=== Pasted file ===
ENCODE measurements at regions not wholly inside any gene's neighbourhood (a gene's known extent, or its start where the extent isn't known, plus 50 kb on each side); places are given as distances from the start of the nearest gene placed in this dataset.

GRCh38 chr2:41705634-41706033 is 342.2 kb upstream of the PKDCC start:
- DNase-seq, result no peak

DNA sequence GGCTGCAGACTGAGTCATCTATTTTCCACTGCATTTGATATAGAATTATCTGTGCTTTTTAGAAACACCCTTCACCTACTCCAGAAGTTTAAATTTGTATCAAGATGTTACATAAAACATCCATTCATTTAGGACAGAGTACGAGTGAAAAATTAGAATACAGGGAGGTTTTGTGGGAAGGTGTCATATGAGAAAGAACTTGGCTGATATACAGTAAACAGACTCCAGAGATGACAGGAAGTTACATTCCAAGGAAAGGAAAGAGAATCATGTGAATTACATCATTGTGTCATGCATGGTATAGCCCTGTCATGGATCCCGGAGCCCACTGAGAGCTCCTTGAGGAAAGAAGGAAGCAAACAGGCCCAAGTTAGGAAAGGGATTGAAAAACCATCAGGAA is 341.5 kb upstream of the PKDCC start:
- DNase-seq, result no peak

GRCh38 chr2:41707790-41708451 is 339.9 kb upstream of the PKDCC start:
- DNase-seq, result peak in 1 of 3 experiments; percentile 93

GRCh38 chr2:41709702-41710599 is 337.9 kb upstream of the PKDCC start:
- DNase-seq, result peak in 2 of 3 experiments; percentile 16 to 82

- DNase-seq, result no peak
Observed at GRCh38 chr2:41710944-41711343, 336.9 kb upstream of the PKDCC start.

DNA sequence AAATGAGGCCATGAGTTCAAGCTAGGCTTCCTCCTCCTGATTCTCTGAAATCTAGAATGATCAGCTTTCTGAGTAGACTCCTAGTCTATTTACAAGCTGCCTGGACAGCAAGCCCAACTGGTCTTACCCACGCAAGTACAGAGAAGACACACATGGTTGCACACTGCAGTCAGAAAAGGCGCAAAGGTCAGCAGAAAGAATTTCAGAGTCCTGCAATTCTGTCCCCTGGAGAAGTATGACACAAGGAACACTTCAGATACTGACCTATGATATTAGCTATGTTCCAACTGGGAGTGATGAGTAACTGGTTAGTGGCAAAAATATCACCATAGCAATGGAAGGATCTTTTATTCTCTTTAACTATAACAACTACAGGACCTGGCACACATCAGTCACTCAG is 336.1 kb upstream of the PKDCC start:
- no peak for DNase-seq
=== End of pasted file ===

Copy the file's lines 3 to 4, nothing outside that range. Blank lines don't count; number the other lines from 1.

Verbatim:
- DNase-seq, result no peak

DNA sequence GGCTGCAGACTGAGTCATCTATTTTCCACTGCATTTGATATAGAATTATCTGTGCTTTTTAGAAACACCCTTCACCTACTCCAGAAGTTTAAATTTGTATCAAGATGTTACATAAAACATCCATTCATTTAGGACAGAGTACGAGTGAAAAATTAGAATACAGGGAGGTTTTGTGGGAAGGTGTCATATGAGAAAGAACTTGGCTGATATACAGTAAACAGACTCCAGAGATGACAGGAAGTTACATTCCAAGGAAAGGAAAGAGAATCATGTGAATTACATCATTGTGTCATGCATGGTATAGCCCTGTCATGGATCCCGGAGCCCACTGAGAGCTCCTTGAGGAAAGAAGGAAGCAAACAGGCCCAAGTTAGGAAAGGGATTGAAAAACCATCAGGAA is 341.5 kb upstream of the PKDCC start: